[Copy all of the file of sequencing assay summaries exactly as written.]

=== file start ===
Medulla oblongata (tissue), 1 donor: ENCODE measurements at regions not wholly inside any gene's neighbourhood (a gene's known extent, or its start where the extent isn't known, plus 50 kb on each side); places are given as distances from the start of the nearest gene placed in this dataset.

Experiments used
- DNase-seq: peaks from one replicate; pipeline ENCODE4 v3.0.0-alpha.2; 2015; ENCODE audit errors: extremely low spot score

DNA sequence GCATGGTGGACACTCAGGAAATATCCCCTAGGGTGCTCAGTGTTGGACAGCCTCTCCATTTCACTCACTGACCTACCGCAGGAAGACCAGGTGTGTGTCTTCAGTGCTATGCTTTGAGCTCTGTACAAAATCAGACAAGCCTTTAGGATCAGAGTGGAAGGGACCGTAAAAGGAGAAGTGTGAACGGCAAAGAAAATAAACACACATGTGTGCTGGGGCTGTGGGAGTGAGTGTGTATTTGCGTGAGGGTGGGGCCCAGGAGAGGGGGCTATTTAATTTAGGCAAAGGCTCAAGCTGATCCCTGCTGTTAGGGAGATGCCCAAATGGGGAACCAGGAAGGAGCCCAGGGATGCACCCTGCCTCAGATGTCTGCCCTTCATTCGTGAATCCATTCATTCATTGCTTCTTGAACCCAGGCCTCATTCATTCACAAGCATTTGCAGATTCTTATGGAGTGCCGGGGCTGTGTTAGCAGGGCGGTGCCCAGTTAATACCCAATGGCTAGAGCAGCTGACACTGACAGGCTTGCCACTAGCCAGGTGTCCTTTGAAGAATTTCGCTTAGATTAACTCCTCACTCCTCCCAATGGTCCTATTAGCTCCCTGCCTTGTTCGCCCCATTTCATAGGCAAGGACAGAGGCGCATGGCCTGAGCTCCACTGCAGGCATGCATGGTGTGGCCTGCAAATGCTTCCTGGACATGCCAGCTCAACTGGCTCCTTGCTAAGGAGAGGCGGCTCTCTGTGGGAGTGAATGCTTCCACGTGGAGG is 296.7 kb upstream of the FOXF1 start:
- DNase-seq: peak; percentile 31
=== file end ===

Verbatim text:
Medulla oblongata (tissue), 1 donor: ENCODE measurements at regions not wholly inside any gene's neighbourhood (a gene's known extent, or its start where the extent isn't known, plus 50 kb on each side); places are given as distances from the start of the nearest gene placed in this dataset.

Experiments used
- DNase-seq: peaks from one replicate; pipeline ENCODE4 v3.0.0-alpha.2; 2015; ENCODE audit errors: extremely low spot score

DNA sequence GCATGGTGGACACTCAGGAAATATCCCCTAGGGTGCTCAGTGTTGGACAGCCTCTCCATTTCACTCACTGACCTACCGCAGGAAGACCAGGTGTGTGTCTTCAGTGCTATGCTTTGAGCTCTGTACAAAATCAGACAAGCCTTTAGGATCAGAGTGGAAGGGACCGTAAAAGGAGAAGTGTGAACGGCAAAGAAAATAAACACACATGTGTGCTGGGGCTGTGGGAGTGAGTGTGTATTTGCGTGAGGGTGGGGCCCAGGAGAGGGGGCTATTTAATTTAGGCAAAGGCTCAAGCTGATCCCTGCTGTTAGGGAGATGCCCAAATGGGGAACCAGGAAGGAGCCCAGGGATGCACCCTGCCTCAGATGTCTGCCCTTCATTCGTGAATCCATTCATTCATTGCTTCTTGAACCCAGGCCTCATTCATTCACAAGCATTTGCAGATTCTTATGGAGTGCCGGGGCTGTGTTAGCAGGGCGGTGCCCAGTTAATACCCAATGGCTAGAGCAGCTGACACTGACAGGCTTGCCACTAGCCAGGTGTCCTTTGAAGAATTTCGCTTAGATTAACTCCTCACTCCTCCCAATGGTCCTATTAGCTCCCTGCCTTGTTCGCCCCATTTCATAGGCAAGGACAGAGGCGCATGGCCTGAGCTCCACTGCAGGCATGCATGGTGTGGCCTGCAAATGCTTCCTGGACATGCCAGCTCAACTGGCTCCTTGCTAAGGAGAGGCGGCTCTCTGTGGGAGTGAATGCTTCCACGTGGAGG is 296.7 kb upstream of the FOXF1 start:
- DNase-seq: peak; percentile 31